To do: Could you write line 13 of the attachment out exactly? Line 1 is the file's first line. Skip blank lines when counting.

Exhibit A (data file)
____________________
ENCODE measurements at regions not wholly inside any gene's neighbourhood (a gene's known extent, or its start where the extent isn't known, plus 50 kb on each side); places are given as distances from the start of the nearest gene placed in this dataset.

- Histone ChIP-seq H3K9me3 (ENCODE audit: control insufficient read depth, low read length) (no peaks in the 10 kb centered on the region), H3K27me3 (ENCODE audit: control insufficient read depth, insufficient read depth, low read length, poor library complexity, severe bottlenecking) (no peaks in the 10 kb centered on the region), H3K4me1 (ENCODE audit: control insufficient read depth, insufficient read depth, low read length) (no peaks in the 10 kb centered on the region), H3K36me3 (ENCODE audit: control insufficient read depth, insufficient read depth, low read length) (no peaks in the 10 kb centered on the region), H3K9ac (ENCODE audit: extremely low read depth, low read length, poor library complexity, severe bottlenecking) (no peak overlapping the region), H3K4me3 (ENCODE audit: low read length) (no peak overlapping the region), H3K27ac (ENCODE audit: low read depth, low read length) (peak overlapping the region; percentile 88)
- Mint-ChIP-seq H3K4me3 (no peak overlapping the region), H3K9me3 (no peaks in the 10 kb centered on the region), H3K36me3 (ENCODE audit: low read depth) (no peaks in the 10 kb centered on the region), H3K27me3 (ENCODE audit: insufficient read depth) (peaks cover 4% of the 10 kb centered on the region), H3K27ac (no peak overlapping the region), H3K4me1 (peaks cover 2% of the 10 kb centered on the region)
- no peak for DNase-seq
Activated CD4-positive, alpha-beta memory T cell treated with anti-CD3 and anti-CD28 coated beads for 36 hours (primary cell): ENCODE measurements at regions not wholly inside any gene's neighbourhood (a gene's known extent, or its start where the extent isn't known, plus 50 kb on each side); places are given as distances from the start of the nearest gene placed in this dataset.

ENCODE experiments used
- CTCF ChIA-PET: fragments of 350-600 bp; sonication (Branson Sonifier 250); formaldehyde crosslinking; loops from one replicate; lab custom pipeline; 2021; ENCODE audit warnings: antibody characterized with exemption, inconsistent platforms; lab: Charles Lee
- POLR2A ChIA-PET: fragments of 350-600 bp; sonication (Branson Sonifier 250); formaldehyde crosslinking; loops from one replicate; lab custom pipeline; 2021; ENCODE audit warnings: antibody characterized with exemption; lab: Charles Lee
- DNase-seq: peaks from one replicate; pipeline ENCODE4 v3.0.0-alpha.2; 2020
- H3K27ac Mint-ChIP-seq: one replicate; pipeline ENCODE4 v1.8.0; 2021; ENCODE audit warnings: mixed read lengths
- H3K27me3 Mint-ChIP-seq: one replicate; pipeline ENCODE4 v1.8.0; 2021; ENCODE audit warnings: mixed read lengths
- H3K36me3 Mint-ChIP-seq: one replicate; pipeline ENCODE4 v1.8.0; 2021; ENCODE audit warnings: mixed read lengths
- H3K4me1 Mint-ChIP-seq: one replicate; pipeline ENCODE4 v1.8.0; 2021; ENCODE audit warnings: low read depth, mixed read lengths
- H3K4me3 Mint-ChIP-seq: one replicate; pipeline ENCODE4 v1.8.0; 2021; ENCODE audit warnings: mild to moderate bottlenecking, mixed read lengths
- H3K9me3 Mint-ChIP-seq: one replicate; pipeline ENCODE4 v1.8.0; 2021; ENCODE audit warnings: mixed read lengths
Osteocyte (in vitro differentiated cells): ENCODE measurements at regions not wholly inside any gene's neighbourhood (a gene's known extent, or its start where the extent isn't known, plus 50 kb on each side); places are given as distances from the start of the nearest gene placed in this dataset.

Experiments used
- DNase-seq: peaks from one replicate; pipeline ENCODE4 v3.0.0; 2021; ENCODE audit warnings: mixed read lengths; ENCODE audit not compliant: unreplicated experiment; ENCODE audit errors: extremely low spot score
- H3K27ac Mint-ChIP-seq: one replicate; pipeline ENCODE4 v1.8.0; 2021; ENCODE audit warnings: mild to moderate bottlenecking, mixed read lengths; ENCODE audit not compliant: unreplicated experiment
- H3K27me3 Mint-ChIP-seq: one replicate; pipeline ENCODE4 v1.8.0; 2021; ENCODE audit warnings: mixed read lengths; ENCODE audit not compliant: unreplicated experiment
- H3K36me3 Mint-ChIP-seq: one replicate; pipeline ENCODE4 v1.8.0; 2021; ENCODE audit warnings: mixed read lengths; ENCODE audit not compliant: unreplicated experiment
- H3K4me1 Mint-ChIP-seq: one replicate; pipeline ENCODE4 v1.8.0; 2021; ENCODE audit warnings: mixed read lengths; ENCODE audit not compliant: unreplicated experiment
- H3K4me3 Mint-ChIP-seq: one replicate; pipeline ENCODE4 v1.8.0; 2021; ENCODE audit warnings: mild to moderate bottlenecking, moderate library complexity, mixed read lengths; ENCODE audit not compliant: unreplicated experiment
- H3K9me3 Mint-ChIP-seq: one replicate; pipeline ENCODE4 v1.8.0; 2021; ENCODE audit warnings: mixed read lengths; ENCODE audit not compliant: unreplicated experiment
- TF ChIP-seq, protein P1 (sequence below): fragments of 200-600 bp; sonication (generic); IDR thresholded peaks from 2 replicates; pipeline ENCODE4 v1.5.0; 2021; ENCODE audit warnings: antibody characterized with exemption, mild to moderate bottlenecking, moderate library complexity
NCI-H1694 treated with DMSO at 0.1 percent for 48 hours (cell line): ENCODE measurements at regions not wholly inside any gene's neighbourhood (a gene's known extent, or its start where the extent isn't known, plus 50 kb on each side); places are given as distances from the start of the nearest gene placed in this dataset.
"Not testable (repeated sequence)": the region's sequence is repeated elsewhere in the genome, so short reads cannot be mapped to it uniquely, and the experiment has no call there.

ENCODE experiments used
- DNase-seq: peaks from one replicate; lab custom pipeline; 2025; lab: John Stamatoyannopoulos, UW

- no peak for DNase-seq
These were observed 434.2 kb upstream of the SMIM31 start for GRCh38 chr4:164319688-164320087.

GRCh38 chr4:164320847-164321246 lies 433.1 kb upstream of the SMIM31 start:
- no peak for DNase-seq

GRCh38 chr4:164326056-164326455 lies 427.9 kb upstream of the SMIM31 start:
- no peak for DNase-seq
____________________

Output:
- H3K4me1 Mint-ChIP-seq: one replicate; pipeline ENCODE4 v1.8.0; 2021; ENCODE audit warnings: low read depth, mixed read lengths